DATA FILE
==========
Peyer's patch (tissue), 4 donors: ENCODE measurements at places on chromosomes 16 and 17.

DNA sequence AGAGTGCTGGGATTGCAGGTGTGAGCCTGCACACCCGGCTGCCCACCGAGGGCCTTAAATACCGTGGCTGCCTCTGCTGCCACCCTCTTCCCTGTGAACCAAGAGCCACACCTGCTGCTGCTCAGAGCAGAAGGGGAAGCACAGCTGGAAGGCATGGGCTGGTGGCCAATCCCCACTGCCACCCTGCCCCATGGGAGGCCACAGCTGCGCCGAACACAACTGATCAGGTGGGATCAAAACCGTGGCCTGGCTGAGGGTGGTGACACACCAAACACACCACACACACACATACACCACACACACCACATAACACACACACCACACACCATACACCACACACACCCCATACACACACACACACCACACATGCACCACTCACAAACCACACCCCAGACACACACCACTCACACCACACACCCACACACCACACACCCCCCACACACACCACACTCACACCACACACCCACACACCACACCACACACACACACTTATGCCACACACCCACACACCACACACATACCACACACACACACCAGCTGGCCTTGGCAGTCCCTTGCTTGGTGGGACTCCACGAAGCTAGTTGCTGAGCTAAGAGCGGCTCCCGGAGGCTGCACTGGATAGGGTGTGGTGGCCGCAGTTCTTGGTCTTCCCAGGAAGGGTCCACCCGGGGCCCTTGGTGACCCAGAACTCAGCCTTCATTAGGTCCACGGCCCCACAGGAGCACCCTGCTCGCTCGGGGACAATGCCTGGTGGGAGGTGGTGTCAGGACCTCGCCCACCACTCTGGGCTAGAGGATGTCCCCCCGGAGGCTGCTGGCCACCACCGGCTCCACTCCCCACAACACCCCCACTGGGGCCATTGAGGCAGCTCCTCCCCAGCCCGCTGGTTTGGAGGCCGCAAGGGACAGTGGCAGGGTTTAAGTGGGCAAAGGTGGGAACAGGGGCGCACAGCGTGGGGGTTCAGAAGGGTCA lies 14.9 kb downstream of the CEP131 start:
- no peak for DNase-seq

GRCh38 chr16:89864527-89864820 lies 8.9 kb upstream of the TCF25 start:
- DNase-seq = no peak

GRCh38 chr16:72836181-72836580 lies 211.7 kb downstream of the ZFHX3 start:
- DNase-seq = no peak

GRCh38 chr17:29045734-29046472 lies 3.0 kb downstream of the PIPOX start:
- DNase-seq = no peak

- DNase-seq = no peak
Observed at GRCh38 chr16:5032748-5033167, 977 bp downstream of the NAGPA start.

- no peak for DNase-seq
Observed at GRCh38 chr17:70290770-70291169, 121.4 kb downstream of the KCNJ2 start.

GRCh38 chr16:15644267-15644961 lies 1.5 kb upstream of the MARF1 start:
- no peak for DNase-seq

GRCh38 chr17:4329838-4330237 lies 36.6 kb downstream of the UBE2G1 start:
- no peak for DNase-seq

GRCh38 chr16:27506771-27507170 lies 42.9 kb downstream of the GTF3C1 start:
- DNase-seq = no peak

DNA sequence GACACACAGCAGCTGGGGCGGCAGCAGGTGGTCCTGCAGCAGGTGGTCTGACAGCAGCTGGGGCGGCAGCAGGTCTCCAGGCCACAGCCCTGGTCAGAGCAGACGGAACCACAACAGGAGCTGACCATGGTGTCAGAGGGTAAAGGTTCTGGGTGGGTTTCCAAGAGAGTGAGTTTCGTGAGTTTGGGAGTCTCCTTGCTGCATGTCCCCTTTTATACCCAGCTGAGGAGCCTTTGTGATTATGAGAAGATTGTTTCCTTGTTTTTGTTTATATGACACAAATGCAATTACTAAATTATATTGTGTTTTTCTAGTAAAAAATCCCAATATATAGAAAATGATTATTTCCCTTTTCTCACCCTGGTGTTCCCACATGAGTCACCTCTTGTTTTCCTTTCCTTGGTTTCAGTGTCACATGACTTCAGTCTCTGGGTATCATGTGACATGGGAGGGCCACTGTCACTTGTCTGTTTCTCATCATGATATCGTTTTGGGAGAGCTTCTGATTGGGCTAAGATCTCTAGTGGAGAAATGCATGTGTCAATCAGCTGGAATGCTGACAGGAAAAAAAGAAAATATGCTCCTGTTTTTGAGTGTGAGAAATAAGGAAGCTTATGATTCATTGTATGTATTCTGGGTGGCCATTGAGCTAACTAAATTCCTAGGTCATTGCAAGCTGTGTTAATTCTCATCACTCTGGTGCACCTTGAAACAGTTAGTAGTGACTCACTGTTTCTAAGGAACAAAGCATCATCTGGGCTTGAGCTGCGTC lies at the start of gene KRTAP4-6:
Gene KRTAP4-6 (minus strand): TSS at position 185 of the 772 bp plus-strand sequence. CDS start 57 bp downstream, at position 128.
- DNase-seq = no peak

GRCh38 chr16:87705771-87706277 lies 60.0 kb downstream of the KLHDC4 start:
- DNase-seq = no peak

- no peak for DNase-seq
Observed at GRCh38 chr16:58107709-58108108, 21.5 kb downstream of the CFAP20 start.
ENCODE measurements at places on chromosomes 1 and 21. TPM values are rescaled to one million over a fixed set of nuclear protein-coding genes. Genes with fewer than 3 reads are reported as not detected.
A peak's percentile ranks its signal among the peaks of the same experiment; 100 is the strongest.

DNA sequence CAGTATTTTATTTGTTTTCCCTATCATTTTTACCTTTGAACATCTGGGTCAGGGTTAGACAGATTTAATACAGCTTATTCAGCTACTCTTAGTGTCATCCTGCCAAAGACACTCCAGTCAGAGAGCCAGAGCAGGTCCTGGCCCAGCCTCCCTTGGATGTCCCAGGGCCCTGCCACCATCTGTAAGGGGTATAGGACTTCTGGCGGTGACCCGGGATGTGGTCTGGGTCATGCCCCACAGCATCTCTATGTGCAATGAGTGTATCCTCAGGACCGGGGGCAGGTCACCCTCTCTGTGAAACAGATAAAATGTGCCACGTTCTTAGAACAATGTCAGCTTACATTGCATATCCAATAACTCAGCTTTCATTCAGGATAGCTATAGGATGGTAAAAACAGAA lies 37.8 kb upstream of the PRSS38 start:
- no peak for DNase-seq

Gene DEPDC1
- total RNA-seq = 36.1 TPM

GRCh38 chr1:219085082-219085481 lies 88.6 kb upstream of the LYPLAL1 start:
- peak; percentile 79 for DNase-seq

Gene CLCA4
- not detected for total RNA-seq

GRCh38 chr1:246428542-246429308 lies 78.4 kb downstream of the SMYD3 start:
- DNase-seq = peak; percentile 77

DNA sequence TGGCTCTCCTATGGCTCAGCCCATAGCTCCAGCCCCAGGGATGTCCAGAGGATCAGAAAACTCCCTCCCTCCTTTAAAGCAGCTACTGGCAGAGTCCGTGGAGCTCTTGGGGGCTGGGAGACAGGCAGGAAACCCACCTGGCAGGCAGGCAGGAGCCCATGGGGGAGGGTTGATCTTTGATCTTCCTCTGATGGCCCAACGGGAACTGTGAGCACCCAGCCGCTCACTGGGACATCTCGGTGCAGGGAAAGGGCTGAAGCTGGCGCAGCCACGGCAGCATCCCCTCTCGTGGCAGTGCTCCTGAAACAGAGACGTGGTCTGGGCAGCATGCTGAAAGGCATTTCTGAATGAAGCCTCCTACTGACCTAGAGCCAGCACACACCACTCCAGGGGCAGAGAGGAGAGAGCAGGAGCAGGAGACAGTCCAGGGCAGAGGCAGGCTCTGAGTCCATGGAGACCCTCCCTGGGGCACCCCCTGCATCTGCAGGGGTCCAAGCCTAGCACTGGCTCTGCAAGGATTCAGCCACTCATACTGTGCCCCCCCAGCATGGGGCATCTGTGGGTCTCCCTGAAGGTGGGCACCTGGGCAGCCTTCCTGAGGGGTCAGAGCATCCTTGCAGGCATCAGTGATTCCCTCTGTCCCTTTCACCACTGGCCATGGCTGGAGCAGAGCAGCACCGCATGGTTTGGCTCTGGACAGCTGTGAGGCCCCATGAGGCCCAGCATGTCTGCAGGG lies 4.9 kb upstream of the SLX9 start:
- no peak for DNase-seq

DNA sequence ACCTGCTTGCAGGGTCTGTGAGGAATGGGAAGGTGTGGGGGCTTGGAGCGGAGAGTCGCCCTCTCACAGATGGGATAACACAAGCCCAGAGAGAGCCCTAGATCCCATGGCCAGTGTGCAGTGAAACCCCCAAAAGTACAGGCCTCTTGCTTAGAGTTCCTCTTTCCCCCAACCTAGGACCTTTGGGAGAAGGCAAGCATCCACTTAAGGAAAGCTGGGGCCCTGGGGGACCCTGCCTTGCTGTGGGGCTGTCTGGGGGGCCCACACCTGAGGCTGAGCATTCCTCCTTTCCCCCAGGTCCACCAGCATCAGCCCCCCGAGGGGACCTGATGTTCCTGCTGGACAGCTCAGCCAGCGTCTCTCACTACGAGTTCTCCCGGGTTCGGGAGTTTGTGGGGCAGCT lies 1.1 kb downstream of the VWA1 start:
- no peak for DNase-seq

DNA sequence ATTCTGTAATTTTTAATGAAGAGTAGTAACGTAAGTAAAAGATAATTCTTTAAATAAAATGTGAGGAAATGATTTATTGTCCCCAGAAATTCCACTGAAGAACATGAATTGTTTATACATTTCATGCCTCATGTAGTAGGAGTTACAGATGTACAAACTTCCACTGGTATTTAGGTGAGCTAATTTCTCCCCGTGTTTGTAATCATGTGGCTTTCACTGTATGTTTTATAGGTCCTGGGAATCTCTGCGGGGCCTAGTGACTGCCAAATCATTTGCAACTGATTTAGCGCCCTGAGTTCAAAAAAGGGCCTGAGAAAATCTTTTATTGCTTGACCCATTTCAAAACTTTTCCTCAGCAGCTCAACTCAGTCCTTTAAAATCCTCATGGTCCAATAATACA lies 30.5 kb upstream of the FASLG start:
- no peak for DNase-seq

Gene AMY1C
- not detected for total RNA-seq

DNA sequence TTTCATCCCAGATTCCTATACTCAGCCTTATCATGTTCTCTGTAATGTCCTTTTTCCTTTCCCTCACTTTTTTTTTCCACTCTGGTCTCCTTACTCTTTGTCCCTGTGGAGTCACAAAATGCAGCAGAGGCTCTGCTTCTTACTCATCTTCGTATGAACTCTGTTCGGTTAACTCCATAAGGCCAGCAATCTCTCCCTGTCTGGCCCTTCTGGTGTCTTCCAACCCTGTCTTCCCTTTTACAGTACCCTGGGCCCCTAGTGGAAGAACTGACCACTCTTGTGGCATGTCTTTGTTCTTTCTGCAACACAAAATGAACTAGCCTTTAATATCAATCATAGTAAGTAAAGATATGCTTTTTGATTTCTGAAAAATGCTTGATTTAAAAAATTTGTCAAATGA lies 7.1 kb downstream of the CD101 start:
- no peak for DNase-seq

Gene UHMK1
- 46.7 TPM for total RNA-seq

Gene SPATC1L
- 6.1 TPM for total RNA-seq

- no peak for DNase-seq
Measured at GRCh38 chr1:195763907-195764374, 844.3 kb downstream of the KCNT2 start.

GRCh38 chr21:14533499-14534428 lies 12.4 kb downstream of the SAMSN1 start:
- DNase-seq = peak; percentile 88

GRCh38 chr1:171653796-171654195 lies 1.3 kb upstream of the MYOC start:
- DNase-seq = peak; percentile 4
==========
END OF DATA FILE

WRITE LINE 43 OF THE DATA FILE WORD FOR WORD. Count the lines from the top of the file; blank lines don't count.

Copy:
DNA sequence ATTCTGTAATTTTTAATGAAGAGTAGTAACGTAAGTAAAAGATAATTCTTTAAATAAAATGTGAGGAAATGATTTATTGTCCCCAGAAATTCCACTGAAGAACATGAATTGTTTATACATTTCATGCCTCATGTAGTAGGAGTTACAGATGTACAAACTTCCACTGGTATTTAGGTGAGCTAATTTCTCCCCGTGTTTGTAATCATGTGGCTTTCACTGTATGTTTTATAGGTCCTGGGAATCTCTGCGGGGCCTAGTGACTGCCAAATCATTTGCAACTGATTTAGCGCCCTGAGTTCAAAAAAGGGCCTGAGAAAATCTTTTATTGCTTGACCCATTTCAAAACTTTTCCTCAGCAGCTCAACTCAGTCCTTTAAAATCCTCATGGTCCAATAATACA lies 30.5 kb upstream of the FASLG start: